Seeing January 1st approaching on calendars inspires a lot of people to think about their new years resolutions. Often (and this is true for myself as well) this results in a couple of vague plans, maybe one or two goals that are a bit more structured and some awkward moments in the family around January 31th. Well, not this year folks! This is my plan of attack:

1. Take some time off to think about your goals

Meaning: no other activities, no phone, no e-mail. Even if it is not possible to reserve a complete day, having a couple of uninterrupted hours will give you a lot of room to think. Lets call it your Next Years Briefing: you are going to tell yourself what you are going to do next.

2. On approaching NYB, start gathering thoughts on what you want to accomplish

This isn’t Getting Things Done: you don’t have to think about next actions right away (if you do, that’s fine, but keep it light). Update and review your someday/maybe list. If you see bigger projects around the house you want to have done some time in the future, why not make it 2014?

3. Create your personal Briefing Agenda

It all is easier with an agenda. Create a new document, paste the outline below and make it your own.


  • What were personal highlights from last year? What did go well
  • What didn’t go as smooth as you planned? What would you want to change?
  • If you had any goals for last year, how did they go?


For every category, write down all things you can think of that you want to do at some point in the future. Get the notes from step 2 in here as well. Remember, in brainstorming it is not about quality but about quantity.

  • Business/work: what kind of projects do you want to take on? What do you want to learn? Things to start, things to quit? Do you see yourself in the current position for the next couple of years?
  • Relationship: what are things you want to change about yourself in your relationship? Things to start doing? Things to stop doing? This can also involve ideas for projects to take on together.
  • Family: make a list which contains an overview of all the family members with whom you interact with most of the time. For every family member, write down thoughts, ideas, projects, things to ask, things to give. How can you change this relationship? What can you offer to renew and deepen your bond?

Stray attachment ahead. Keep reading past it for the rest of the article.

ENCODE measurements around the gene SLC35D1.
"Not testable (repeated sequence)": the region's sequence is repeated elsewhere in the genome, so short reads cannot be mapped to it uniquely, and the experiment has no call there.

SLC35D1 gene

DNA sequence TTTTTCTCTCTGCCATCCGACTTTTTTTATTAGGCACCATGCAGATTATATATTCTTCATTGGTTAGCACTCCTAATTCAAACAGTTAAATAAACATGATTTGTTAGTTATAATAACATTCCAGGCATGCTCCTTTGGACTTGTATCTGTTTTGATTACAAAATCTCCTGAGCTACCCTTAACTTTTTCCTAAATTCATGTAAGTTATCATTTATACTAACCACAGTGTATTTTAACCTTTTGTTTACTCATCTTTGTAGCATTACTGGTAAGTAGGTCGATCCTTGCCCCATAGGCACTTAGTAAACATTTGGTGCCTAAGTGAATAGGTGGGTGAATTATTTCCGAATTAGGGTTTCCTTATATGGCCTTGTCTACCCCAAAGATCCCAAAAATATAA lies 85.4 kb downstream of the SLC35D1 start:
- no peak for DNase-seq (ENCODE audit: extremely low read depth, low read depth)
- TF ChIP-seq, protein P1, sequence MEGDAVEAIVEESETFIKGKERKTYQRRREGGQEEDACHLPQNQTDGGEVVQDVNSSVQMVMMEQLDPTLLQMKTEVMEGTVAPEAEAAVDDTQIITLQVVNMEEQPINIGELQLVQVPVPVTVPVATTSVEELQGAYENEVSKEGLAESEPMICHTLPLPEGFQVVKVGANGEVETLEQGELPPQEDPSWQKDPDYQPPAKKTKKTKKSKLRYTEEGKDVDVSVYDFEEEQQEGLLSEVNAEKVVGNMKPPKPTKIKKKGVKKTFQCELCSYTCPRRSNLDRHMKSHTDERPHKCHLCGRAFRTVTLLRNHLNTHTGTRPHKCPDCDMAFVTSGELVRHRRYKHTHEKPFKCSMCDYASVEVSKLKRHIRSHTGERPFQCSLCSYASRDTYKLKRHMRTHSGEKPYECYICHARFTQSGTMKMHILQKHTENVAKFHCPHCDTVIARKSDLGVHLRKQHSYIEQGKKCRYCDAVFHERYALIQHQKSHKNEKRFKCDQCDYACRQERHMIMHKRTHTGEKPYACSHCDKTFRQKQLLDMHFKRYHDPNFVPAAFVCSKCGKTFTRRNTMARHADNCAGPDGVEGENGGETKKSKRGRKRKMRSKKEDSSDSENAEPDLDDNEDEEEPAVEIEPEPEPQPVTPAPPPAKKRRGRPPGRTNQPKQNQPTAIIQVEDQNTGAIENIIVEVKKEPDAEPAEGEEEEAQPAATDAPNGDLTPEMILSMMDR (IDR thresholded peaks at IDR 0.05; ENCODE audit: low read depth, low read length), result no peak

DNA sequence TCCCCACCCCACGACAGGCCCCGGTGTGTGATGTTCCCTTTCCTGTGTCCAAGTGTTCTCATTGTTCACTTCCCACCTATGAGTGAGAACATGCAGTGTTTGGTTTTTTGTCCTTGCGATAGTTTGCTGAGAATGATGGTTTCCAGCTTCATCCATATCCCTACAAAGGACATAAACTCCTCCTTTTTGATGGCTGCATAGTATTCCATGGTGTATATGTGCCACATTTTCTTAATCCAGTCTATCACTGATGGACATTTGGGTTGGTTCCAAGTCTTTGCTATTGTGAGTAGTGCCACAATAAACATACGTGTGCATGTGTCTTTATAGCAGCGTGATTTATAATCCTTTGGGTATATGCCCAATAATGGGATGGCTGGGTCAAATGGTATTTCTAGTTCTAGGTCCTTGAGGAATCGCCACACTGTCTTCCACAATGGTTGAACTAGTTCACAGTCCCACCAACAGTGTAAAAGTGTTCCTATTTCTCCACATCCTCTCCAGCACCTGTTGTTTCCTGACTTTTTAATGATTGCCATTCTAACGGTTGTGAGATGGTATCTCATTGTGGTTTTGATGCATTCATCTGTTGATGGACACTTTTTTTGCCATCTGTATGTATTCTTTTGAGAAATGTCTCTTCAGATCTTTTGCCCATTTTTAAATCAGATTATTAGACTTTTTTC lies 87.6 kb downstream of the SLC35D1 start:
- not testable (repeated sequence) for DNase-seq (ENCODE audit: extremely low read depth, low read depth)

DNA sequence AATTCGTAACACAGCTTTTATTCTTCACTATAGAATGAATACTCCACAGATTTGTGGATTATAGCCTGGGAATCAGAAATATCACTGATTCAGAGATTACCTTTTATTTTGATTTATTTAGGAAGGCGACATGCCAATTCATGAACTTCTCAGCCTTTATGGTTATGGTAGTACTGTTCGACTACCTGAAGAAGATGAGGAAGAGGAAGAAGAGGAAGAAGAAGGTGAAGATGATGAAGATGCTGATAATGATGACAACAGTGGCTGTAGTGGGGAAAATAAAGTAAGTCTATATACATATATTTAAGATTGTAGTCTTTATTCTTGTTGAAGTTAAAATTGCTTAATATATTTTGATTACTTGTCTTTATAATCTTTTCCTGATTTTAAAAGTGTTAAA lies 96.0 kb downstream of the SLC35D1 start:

• Friends: start by making an overview of your friends. For every friend in your diagram, write down thoughts, ideas, projects, things to ask, things to give. Do you need to make changes to your list of friends? How would you want to see your different friendships grow?
  • Spiritual: think about the spiritual things you want to do, experience or work on (if that applies to you). Books to read, church related stuff, etcetera.
  • Health: think about the obvious things first. How is your sleeping rhythm? What would you want to change about what you’re eating? Sports? Also think about other aspects of your health, things to check up? Dentals?
  • Financial, earning: any big changes coming up in terms of earning? Think about your expenses as well. Where do you want to see yourself in the future, financially? What are your needs?
  • Financial, giving: are there changes you want to make in terms of sharing financially? What percentage of what you earn are you giving?
  • Financial, saving: what would be your saving goals? Should you start saving for big things that are coming up? What percentage of what you earn are you saving?
  • Learning: outside (might be related to) work, what are things you want to pick up? Languages? Skills? Instruments?


The final stage to do is formulate concrete goals out of all the information you’ve gathered during the brainstorm phase. You could probably benefit from structures like SMART goals to make sure you actually create goals you are able to complete in the next year. Pick tools you love to set up reminders. Creating concrete goals and setting up the tools to track them is a whole other subject for another post.

4. Now actually do your NYB

This will take some willpower: there are going to be urgent and not important tasks that need to be done on exactly the moment you want to think about your next year. It won’t be that hard if you have your list with creative input and a personal briefing agenda ready.

5. Schedule a monthly review for your goals

If you have done all of the steps above, the only thing that is left is to get started. To keep you on track, take some time right now to schedule moments each month to review your goals. You could also find someone to share your goals and projects with.

I’m still thinking about ways to improve my so called NYB. This is the time to start preparing for next year to actually do those things you have wanted to do for so long. Looking forward to actually do all of the above at the end of this month!